Scotland’s senior police officer has admitted that measures brought in to curb underage drinking have not worked.
But Chief Constable Steve House has pledged that the booze battle will continue.
In October 2011, pubs, hotels and off licences were told to ask for identification from anyone wanting to buy alcohol who looked under 25,
But in a report going to the Borders Licensing Board tomorrow, he admits the move has simply led to more adults buying booze for underagers.
He states: “The introduction of Challenge 25 has not seen any reduction in the consumption of alcohol by children and young persons, however, there is a move towards ‘agent purchase’ of alcohol and much less instances of children or young persons purchasing alcohol themselves.”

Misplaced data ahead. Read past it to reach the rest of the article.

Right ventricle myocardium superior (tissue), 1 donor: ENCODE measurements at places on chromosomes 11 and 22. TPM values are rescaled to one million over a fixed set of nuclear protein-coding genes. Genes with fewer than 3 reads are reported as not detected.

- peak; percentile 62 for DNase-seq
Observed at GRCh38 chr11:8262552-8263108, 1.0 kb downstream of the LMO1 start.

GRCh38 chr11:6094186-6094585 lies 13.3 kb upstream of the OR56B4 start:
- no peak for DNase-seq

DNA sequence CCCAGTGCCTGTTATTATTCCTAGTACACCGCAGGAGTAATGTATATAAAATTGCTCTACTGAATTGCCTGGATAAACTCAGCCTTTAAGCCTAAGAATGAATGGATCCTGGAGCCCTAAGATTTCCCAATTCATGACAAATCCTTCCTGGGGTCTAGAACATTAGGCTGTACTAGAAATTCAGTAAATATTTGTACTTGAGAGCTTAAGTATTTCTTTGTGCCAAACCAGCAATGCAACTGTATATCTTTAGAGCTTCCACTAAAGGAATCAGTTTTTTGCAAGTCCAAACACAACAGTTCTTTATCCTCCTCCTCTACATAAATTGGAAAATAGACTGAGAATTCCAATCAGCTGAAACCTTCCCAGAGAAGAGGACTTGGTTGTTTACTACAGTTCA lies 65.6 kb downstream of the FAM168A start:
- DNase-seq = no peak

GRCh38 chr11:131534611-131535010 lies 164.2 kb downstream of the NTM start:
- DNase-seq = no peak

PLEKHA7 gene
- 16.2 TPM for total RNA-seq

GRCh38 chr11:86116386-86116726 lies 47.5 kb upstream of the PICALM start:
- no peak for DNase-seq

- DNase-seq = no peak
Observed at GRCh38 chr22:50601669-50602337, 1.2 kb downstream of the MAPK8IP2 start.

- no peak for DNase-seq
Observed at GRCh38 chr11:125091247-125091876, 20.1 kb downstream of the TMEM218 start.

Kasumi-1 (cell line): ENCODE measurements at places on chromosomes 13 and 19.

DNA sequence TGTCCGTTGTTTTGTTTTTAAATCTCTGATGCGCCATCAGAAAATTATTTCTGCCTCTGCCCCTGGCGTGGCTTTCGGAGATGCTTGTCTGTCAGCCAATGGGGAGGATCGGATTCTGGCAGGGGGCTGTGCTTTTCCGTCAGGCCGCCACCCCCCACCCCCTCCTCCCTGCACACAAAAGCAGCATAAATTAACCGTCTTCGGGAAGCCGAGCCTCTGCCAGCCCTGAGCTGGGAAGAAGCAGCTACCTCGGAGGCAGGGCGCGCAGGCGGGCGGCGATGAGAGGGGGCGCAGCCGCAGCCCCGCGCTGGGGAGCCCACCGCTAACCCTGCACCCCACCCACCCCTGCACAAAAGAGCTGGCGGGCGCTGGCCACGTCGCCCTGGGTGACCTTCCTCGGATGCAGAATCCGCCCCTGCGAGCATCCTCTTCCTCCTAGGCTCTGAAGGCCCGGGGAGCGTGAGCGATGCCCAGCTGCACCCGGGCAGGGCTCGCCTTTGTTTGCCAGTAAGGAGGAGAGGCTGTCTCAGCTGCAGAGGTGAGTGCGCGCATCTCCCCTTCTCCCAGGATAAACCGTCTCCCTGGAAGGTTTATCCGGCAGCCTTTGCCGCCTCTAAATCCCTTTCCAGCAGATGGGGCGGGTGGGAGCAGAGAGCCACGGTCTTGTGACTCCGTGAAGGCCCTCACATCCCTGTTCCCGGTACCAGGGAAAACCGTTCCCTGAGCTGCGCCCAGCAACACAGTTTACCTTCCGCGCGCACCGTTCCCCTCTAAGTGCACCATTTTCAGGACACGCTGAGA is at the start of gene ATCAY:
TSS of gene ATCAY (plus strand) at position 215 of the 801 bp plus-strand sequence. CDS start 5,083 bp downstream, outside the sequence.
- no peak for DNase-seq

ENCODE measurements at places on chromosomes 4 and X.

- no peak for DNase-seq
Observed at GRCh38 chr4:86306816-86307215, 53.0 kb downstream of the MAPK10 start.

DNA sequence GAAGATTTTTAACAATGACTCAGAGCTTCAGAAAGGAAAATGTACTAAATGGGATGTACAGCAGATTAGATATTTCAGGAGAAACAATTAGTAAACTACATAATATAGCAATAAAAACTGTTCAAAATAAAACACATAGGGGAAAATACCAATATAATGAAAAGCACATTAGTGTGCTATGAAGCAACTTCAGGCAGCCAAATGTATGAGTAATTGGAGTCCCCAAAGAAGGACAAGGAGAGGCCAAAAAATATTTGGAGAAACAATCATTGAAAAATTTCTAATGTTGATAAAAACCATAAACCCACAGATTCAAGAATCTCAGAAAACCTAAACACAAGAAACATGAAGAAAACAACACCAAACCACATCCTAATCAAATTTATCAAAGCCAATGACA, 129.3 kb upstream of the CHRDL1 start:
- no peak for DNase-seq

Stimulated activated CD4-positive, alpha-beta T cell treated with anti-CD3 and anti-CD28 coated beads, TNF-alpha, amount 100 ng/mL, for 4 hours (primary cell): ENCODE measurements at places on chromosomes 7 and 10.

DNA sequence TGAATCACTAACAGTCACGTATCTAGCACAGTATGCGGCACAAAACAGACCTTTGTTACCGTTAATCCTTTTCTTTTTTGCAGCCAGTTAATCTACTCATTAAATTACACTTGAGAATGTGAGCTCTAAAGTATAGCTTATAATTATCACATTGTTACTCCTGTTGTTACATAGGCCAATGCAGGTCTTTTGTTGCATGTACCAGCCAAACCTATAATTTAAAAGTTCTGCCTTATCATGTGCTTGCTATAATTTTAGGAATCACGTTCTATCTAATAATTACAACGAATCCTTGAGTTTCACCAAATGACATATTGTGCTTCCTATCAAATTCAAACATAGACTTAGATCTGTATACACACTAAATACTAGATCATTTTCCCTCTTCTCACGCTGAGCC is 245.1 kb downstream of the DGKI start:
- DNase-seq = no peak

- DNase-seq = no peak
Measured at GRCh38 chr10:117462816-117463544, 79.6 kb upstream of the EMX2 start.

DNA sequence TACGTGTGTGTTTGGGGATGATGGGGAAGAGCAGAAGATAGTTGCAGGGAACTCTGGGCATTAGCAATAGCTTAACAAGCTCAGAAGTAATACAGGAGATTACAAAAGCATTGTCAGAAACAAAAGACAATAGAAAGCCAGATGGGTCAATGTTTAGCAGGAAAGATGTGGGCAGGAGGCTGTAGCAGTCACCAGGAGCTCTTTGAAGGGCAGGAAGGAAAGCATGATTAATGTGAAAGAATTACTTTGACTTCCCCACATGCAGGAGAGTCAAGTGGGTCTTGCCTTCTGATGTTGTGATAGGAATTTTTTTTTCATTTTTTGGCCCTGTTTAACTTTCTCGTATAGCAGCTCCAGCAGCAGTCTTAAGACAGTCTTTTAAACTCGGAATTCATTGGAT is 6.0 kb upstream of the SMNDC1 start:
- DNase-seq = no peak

The chief highlights a rise in drink-fueled antisocial behaviour by young people during June and July in Jedburgh and Kelso, and reveals: “It became apparent that parents were buying alcohol for their children for weekend parties.”
Over 12 months, police in the Borders reported five instances of drink being sold to a child and one drink being bought for a child, to the procurator fiscal.
Seven test purchases were carried out, with three failures that resulted in police asking the board to review the licenses of two premises and the personal licence of a worker. And the Police Scotland boss issues a general warning to the licensed trade.
His report states: “There is an increasing body of evidence to demonstrate the harm that is caused by alcohol across our communities and the cost of this is a huge burden on the public purse. Where alcohol is sold irresponsibly or when alcohol is misused or abused, we will seek all necessary steps to prevent any recurrence, reporting licence holders to the Crown Office and Procurator Fiscal Service and also to the relevant licensing board.”
Mr House points out that the Borders is the only area in Scotland without byelaws restricting drinking in public places and welcomes the council’s decision to carry out a public consultation on the issue.